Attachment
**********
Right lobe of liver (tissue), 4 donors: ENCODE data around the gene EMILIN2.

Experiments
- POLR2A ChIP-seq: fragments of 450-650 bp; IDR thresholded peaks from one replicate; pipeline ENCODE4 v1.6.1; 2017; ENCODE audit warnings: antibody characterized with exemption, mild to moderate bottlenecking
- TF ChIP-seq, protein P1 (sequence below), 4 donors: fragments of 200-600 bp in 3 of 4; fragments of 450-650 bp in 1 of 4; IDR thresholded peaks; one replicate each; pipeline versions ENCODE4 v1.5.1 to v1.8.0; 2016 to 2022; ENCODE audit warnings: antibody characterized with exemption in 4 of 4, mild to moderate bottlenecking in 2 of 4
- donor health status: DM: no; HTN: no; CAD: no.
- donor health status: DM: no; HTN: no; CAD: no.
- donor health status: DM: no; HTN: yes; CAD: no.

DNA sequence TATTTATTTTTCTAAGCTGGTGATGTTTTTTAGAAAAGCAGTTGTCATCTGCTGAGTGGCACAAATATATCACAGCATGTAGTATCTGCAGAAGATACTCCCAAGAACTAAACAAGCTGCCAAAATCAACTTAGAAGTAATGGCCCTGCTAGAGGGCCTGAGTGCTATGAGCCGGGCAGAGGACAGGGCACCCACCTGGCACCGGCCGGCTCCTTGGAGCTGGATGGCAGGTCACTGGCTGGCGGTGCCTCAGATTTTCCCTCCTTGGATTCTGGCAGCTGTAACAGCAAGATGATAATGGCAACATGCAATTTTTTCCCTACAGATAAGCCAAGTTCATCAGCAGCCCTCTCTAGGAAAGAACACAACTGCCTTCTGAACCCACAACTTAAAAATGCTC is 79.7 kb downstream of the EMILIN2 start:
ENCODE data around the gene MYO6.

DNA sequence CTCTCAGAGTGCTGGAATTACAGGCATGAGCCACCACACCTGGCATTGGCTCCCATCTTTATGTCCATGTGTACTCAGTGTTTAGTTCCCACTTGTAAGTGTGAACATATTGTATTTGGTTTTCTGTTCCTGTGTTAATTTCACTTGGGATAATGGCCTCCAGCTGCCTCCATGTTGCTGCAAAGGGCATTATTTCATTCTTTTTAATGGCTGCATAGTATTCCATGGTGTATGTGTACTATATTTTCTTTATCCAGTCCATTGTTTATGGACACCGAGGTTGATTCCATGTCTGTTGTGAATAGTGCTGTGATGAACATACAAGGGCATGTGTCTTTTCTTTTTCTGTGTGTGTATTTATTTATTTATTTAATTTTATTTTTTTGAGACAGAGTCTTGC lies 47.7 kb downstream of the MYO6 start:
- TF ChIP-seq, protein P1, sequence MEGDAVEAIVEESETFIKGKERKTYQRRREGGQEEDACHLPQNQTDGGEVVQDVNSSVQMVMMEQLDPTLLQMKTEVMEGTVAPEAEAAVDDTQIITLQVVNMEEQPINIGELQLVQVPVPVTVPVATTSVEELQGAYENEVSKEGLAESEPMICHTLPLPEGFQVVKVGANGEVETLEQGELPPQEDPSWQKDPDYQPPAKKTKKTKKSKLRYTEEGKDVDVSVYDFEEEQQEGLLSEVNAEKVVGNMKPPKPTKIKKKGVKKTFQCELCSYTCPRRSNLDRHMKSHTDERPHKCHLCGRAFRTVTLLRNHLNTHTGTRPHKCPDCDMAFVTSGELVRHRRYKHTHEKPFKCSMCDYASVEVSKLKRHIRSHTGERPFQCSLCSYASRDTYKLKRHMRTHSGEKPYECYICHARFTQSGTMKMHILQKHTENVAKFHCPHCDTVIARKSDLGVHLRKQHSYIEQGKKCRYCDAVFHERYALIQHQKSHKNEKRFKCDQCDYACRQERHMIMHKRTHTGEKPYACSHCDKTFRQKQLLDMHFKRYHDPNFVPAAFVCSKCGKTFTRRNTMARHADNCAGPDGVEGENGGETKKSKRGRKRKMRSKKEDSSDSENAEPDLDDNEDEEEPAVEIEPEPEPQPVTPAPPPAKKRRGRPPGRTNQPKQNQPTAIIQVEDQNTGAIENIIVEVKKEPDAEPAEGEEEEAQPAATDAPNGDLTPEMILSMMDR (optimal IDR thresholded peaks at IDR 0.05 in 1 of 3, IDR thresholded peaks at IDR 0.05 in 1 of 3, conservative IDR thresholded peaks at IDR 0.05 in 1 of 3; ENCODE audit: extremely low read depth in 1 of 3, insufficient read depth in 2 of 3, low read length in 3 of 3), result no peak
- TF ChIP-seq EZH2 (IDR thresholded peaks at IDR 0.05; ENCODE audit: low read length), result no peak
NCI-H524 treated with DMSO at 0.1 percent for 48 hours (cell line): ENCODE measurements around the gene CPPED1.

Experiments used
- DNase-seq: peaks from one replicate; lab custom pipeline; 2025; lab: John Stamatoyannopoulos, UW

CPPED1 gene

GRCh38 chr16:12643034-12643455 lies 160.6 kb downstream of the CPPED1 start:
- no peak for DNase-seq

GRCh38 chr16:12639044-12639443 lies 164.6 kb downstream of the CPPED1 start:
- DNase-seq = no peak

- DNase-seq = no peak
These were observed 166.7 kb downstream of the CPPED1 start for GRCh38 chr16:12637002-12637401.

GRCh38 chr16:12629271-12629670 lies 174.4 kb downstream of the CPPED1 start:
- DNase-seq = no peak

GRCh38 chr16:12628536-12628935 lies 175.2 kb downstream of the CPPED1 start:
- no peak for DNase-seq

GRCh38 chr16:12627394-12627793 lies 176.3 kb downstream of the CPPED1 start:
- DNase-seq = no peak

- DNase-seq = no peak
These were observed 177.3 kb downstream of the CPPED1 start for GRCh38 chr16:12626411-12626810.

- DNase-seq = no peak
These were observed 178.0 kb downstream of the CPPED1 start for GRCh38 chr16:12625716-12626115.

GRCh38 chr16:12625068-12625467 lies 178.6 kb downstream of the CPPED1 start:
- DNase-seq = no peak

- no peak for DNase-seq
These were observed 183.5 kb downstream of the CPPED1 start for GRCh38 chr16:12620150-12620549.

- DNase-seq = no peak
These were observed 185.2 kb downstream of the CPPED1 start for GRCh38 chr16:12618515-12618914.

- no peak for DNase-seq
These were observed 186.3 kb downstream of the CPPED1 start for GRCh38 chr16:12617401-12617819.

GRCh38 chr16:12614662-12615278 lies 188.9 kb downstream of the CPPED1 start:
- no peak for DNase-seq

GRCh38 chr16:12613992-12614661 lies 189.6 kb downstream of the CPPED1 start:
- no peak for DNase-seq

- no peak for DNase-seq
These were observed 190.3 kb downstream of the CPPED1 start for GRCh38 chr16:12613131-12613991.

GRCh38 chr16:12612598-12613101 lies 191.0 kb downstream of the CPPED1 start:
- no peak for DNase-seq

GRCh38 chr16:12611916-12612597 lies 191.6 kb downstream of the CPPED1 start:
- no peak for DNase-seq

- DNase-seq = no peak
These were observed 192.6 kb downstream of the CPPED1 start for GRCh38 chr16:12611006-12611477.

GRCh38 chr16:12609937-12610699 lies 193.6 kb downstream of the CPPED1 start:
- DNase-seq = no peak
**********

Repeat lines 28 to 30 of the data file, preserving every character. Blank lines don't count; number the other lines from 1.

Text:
- DNase-seq = no peak

- DNase-seq = no peak
These were observed 177.3 kb downstream of the CPPED1 start for GRCh38 chr16:12626411-12626810.